Cultural theorist and curator Nancy Adajania on why tribal/folk art is differentiated from contemporary art
Many of us associate folk or tribal arts with craftspeople supposedly trapped in a time warp, unthinkingly practising the skills of their ancestors. On the other hand, we think contemporary art is the monopoly of metropolitan academy-trained artists.
Do folk and tribal artists not experiment with their visual material, demonstrate technical ingenuity, respond dynamically to new experiences? And do contemporary artists not repeat their signature styles at the market’s bidding?
These questions have possessed me ever since I worked with Morcrafts (Morarka Centre for Crafts; housed at the NCPA) during the mid-1990s. The seed of dissent had been sown for me by poet-translator AK Ramanujan — especially his celebration of the ‘little traditions’, the local, largely oral lineages of Indian culture. I chose to engage with irreverent, subversive narratives that came from the bottom of the social pyramid.
In 1995, I travelled to Pinguli, in coastal Maharashtra (Sindhudurg), to meet the chitrakathikar Ganpat Sakharam Mhasge. In the middle of his narration of the Hindu epics, accompanied by luminous paintings, this gifted picture-scroll narrator would pause, look at me, and ask: “Do Ramanand Sagar or BR Chopra have this story?”
Mhasge’s narration of the epics was stubbornly open-ended, resisting a single, authorised version. I recall his line drawing of a tense moment in the Ramayana. Distrustful of his wife Sita, Rama orders Lakshmana to cut off her hands. Sita is rescued by the humble chitaris, the local artists of Sawantwadi, known for their lacquered wooden fruits. The chitaris make a pair of real-looking wooden arms to beguile Lakshmana. By inventing this episode, Mhasge turned marginalised artisans into heroes.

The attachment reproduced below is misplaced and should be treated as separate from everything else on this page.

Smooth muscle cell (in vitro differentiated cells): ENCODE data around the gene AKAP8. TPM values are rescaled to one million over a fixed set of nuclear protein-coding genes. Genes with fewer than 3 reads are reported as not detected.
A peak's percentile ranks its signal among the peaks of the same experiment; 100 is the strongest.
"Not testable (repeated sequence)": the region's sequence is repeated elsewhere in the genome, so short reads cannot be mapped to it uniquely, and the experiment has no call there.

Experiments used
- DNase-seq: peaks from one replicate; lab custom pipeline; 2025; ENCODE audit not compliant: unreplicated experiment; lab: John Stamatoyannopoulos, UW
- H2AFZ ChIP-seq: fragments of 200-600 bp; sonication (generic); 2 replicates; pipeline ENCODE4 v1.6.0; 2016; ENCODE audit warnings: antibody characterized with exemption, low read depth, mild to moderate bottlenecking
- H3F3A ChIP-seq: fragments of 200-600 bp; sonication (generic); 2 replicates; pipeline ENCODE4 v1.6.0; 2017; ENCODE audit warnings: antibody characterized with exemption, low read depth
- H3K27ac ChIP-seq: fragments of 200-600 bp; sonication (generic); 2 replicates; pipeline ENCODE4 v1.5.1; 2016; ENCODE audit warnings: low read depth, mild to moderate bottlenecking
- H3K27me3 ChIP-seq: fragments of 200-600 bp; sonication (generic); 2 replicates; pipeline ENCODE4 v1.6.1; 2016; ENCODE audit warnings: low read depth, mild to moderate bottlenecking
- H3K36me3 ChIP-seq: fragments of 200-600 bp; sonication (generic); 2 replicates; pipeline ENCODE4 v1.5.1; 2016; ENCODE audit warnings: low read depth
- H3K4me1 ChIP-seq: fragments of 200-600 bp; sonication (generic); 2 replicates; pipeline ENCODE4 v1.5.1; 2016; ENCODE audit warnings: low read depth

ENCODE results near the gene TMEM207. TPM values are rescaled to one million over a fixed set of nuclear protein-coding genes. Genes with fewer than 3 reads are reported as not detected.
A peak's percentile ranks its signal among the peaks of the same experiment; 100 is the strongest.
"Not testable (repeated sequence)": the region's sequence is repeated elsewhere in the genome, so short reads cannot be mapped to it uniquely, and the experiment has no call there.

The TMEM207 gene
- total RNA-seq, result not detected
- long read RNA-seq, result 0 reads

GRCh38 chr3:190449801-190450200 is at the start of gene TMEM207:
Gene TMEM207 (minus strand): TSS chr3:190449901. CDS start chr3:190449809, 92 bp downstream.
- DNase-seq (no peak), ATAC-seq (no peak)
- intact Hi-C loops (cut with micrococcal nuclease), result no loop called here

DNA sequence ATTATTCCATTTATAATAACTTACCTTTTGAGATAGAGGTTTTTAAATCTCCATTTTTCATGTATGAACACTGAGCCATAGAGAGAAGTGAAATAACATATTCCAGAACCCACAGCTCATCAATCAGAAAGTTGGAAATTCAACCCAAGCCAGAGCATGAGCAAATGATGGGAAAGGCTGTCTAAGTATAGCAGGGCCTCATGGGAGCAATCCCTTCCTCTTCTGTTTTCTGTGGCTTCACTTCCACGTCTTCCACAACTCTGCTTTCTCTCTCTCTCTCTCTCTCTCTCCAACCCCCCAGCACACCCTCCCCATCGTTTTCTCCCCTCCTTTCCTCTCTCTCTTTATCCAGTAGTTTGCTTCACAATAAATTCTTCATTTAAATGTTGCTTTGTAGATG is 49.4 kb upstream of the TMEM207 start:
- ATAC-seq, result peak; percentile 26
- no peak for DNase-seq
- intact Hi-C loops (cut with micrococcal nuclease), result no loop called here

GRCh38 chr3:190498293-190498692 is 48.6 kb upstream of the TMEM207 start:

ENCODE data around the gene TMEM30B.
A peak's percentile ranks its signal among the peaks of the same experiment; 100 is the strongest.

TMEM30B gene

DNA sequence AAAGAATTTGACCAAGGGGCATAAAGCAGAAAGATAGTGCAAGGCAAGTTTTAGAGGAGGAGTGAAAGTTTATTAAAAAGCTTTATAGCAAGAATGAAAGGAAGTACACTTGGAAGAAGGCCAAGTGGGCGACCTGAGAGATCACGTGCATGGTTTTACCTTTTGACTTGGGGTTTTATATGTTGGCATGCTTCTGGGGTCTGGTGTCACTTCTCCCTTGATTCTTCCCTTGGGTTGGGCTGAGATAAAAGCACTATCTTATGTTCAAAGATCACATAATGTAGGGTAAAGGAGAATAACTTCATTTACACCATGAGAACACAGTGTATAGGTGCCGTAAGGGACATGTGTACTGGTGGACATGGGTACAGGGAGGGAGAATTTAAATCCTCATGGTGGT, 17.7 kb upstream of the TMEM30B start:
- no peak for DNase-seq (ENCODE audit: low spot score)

Chitrakathi is anything but a static tradition. It can vault out of the past, speak of the now, and even suggest a future contrary to the projections of Brahminical Hinduism.
The terms folk and tribal are a legacy of the British colonial administration. The folk was an exotic, primordial Other, invented by the colonial scholar-administrator to justify the “white man’s burden”. Tribal emerged from the colonial regime’s preoccupation with classifying the population into revenue-paying and non-revenue paying groups.
The use of these terms continued in post-Independence India because these suited our caste-ridden society. To this day, the folk and tribal artist is treated as a poor relation to the contemporary artist.
In 2012, as joint artistic director of the 9th Gwangju Biennale (South Korea), I chose to show, among other artists, Jangarh Singh Shyam, who belonged to the Pardhan Gond community. While installing his painting Barasingha (1989), I became mesmerised by the antlers spreading like a forest from the stag’s head.
While the prejudiced might stereotype his paintings as tribal art, his was an individuated vocabulary, which had broken free from a preordained tribal identity, as well as the styles of modern or contemporary art.
Jangarh was nurtured by the artist J Swaminathan, who invited him to Bharat Bhavan (Madhya Pradesh) — the transdisciplinary centre where art, music, theatre and poetry cross-fertilised one other. After installing his silken drawings and prints, I placed the last letter he wrote, before his death in 2001, in a vitrine (glass cabinet). He was barely 40 when he committed suicide at the Mithila Museum in Japan, where he had been forced to batch produce works for a paltry sum of money.
Although Jangarh achieved international success — he had shown in Magiciens de la Terre, a path-breaking exhibition of global art in Paris (1989) — the system exploited him because he had not been able to declare his artistic autonomy (freedom from external control).
A new generation of artists from rural/tribal backgrounds is learning to articulate its political and aesthetic concerns. Bastar-based artists Shantibai and Rajkumar, for instance, have co-founded the Dialogue Centre with the Mumbai-based artist Navjot Altaf.
I once asked Rajkumar how he defined the act of collaboration. Collaboration, he said, was “akal baanta baanti” (the sharing and exchange of intelligence). In his quiet way, Rajkumar claimed the contemporary, redefining it through an equality and solidarity among peers.
Adajania is a cultural theorist and curator, and the author of The Thirteenth Place: Positionality as Critique in the Art of Navjot Altaf.
Nancy Adajania will speak on Who Decides What Contemporary Art Is? on July 15, 5.30pm
At Kitab Khana, Fort
Call 6170 2276